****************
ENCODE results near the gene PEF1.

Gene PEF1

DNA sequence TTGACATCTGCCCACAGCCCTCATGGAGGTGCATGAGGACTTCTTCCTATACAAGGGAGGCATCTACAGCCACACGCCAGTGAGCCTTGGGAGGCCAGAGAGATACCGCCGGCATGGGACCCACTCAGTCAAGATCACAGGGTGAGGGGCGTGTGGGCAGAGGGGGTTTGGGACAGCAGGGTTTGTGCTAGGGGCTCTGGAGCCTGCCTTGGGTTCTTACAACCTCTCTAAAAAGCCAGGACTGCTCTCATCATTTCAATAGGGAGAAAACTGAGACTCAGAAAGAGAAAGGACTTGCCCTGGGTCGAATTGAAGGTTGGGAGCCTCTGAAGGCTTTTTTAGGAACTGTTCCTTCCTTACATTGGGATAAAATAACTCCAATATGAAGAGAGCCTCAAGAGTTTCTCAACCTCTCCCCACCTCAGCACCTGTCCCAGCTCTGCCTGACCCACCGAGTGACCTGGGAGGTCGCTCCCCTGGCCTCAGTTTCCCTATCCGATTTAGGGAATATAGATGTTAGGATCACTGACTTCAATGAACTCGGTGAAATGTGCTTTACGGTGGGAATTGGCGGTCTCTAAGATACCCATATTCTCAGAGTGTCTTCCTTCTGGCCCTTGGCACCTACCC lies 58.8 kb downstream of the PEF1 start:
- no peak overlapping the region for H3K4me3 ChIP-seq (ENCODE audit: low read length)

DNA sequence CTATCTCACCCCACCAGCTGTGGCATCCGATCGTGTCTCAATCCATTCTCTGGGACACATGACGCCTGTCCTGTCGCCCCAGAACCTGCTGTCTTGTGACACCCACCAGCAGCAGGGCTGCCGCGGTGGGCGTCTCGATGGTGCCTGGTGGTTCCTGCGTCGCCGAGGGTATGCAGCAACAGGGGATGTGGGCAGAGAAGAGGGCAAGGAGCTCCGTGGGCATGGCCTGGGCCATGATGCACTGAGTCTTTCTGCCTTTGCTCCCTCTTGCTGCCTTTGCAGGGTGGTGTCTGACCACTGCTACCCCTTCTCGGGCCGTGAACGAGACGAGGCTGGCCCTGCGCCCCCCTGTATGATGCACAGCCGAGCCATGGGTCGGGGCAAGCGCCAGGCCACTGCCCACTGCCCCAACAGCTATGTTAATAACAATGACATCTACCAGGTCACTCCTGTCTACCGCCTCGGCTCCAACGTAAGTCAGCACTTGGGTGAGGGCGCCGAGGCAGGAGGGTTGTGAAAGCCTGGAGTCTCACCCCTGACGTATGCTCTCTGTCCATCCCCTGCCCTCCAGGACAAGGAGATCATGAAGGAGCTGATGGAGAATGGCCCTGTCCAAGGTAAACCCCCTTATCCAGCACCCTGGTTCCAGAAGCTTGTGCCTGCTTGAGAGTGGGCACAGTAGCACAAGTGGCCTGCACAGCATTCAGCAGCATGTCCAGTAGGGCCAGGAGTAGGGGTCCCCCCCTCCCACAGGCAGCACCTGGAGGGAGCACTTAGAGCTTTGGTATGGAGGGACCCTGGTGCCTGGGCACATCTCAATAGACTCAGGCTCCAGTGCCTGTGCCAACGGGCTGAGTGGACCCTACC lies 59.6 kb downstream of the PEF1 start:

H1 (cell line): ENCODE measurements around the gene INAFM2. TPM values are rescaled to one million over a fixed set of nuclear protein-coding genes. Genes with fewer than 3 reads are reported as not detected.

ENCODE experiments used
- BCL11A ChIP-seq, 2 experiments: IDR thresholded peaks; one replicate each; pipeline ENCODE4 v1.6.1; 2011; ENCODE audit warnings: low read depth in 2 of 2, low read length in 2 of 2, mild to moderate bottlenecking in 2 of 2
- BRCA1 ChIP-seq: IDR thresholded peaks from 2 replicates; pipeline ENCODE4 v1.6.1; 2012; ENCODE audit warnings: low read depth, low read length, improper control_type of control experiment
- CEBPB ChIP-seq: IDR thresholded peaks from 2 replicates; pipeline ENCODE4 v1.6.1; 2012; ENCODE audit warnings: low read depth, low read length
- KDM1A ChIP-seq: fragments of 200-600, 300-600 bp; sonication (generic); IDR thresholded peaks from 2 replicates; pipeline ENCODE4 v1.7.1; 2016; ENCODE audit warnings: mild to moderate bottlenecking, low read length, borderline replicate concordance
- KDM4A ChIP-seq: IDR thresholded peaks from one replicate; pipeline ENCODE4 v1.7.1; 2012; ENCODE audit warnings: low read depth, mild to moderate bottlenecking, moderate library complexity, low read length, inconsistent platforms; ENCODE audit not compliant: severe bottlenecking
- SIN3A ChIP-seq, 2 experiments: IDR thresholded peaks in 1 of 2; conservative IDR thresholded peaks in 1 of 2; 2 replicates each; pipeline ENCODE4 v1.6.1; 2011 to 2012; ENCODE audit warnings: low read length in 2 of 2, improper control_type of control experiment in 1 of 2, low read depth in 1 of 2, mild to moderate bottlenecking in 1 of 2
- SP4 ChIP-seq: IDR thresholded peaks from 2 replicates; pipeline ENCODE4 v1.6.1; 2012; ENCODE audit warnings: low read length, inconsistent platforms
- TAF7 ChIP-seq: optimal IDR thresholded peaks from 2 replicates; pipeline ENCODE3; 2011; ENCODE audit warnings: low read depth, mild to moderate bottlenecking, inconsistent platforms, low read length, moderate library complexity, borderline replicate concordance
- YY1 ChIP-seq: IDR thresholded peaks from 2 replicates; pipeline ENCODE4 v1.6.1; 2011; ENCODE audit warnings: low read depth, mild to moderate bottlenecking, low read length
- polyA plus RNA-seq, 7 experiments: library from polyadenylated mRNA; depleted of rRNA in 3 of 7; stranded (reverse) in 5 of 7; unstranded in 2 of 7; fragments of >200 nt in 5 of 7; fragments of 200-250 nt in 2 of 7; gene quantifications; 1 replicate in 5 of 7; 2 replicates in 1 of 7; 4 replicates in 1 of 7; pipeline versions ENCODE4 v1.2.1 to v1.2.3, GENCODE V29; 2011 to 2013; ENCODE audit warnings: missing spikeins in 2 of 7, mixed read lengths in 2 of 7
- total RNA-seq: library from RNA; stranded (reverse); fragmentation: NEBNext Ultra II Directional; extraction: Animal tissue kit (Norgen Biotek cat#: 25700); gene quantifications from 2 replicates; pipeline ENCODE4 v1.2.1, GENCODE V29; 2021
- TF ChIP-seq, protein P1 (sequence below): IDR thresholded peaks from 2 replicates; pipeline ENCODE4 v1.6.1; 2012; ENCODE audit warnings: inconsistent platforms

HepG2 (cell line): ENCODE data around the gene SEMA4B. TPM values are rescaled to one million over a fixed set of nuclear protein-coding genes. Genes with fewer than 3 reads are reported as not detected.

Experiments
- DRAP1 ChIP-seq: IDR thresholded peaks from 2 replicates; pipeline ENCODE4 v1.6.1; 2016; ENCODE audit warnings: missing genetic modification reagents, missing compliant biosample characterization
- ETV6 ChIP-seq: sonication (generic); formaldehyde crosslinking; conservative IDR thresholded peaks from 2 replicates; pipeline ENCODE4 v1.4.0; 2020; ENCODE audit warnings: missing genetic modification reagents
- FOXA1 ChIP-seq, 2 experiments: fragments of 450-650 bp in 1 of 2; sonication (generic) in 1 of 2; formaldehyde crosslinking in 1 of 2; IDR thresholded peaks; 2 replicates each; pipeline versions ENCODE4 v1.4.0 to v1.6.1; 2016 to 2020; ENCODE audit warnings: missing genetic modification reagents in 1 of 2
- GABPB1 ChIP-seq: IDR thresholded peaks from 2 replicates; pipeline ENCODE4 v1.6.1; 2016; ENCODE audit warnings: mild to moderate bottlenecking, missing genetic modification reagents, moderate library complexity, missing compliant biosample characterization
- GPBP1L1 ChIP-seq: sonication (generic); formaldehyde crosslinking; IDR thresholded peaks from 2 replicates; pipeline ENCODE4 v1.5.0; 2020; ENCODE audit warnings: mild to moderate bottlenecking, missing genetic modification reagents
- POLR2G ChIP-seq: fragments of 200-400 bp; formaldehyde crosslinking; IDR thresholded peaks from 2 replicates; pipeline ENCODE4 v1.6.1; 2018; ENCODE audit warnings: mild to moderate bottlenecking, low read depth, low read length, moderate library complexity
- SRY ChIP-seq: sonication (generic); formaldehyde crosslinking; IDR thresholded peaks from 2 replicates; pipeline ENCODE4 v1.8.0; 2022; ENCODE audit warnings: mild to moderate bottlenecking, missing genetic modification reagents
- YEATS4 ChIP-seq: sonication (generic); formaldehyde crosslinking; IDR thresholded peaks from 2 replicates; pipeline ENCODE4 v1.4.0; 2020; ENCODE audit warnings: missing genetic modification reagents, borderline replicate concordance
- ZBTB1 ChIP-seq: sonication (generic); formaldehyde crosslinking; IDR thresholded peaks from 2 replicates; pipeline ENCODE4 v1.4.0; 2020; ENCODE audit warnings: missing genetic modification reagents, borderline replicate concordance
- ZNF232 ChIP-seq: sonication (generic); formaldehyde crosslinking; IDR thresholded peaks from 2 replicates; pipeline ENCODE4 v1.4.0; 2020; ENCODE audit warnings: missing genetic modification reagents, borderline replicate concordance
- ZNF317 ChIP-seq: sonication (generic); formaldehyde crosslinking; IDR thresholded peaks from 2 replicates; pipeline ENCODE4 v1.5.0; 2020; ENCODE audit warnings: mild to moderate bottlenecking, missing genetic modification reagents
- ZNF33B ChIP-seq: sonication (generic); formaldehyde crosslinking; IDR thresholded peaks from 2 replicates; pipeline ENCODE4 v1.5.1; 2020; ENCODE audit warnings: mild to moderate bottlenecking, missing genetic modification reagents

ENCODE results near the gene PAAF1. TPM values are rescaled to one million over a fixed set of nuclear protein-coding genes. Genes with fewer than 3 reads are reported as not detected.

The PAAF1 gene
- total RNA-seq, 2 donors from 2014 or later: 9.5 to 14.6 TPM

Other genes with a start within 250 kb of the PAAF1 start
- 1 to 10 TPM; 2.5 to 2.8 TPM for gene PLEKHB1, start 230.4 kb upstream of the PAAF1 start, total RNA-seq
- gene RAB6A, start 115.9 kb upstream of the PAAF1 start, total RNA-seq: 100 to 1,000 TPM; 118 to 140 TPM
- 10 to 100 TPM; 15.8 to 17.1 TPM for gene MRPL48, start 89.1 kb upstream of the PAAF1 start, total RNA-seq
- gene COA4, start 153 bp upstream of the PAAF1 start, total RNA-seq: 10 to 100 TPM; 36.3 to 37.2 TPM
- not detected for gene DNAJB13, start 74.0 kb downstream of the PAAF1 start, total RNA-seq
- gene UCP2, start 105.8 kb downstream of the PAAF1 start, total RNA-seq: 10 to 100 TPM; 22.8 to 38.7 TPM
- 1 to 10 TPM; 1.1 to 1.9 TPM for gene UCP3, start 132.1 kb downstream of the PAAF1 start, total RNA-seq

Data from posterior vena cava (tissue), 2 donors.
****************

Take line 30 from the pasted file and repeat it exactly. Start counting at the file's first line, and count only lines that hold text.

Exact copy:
- ZBTB1 ChIP-seq: sonication (generic); formaldehyde crosslinking; IDR thresholded peaks from 2 replicates; pipeline ENCODE4 v1.4.0; 2020; ENCODE audit warnings: missing genetic modification reagents, borderline replicate concordance